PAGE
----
Striving for self-esteem Conceptualizations and role in burnout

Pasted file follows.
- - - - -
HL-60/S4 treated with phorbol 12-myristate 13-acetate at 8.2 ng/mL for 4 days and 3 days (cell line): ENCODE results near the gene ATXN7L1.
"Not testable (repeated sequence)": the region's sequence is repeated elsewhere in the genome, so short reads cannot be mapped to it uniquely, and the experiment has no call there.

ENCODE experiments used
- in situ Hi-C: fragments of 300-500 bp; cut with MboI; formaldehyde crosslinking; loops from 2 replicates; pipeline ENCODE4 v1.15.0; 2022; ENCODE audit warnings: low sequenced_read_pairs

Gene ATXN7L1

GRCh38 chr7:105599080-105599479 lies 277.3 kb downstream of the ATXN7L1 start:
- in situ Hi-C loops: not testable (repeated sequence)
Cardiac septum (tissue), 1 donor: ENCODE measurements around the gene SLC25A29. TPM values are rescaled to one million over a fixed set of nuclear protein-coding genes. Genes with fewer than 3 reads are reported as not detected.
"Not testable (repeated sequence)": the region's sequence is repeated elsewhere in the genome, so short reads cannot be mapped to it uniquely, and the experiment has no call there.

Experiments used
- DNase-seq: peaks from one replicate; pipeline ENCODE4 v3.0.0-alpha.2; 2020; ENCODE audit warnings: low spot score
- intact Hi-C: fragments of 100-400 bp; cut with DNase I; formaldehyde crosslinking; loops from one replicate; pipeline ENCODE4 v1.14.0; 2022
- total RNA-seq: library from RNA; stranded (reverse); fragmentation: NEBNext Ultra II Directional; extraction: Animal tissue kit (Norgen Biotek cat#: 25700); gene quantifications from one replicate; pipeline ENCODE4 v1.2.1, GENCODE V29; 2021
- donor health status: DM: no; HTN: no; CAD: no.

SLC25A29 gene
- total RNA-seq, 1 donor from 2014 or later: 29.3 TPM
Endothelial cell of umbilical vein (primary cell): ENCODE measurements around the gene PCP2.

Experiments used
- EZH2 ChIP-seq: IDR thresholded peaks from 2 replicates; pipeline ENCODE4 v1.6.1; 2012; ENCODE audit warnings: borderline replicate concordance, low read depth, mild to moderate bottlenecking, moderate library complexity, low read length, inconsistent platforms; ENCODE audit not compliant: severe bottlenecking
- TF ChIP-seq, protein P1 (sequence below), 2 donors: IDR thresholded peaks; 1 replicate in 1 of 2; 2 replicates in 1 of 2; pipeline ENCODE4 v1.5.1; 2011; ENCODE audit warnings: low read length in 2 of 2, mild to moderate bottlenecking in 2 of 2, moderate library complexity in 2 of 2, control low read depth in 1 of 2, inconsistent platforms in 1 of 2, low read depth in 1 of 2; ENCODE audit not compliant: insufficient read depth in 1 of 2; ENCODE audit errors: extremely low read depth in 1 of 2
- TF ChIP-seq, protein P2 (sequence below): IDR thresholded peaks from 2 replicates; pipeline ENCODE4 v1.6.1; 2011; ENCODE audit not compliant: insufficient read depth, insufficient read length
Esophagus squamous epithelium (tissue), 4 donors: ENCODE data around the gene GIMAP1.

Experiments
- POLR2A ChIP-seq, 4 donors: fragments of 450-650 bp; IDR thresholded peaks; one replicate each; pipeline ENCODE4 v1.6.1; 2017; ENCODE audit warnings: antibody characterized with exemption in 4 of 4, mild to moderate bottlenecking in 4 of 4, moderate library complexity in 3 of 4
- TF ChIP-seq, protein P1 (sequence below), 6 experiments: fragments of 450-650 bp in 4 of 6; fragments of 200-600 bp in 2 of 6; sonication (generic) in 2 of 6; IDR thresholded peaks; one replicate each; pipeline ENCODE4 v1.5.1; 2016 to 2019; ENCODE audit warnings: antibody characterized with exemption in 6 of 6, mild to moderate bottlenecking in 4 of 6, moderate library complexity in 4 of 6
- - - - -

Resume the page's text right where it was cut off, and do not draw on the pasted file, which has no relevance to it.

Abstract: When self-esteem is dependent on competence individuals invest a great deal of effort in their accomplishments in order to validate themselves. The aim of the present thesis was to develop a theoretically sound and valid concept and measure of contingent self-esteem dependent on competence, and examine its vulnerable implications and role in burnout. In Study I a concept and measure of contingent self-esteem dependent on competence, termed competence-based self-esteem (CBSE), was developed. Confirmatory factor analyses showed its distinctiveness from other sources of self-esteem and revealed two dimensions comprising behaviors referring to: i) Self-esteem conditional upon competence and ii) Frustrated self-critical strivings. The new scale showed high reliability and gained both convergent and discriminative validity through different methods in different samples. Study II set out to experimentally test the vulnerable implications of CBSE in a performance situation. The results showed that high, as compared to low, scorers on the scale exhibited stronger physiological reactivity and momentary exertion coupled with frustrated mood. Study III focused on the role of self-esteem contingent on competence in the burnout process and its association with work- and private-life stressors over time in working women and men. The analyses showed that contingent self-esteem was a predictor of burnout. In addition, women scored higher on both contingent self-esteem and burnout and reported higher general life stress than did men, whereas men showed stronger associations between work stressors and burnout. The results of the three studies suggest that contingent self-esteem, where outcomes of one’s acts and performance serve to compensate an impoverished basic self-worth, facilitates the understanding of stress-related vulnerability and ill-health.
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